Cancer-Root, Cancer Jalap
Other Names: Poke Salad, Poke Sallit, Salat, Salet, American Pokeweed, Cancer-root, Cancer jalap, Inkberry, Pigeon Berry, Pocan, Poke, Poke Root, Pokeberry, Reujin D Ours, Sekerciboyaci, Skoke, Virginian Poke, Yoshu-Yama-Gobo, Yyamilin
Perennial Herb – Sun / Part Shade
Spacing: Grows wild Ht. 4’-8’ Spread 4’-8’
HABIT: White flowers on a large raceme from summer to fall. Drooping berry clusters from late summer through fall. Several stalks, with smooth bright red to purple bark. Large smooth green leaves. Small red berries turn purple when ripe; their juice leaves a red stain.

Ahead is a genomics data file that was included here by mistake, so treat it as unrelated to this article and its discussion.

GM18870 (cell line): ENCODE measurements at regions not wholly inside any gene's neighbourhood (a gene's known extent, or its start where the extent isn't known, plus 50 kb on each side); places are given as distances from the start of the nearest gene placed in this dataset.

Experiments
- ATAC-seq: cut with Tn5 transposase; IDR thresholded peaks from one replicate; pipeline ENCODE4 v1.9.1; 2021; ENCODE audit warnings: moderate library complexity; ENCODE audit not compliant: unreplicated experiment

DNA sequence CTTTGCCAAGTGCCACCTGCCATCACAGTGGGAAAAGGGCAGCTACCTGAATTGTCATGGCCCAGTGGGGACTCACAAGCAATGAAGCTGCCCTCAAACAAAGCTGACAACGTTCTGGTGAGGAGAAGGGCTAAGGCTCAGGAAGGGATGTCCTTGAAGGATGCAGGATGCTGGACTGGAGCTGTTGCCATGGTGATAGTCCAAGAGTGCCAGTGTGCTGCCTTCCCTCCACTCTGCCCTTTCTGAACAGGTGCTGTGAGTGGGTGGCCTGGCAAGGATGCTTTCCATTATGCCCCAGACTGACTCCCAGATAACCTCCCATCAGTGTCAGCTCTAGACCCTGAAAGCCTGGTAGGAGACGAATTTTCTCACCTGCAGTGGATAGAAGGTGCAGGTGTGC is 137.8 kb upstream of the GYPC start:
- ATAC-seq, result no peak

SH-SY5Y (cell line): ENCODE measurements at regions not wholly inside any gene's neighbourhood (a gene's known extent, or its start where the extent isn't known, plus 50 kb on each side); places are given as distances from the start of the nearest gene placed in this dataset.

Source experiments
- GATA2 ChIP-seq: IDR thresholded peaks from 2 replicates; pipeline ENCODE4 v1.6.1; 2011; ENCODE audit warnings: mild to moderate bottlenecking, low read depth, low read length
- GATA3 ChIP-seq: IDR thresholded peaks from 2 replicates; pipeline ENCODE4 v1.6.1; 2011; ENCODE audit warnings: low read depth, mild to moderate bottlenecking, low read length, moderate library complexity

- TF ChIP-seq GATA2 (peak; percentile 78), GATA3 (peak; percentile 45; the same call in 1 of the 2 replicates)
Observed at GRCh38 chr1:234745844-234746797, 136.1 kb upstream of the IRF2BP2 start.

CULTURE: Likes rich moist soil but will grow anywhere in Texas except the far west.
USES: Bird attractant. Pot herb that tastes like spinach.
PROBLEMS: Deadly poisonous if not carefully prepared.
NOTES: The berries, bark, and older leaves contain a very toxic alkaloid. The berries are particularly poisonous to children. Although cooking apparently inactivates the toxins in young leaves, they can enter the body through the skin during harvesting. The young leaves, cooked properly, taste great and are good for you, but they shouldn’t be eaten unless the first boil water is poured off. None of the plant should ever be eaten raw.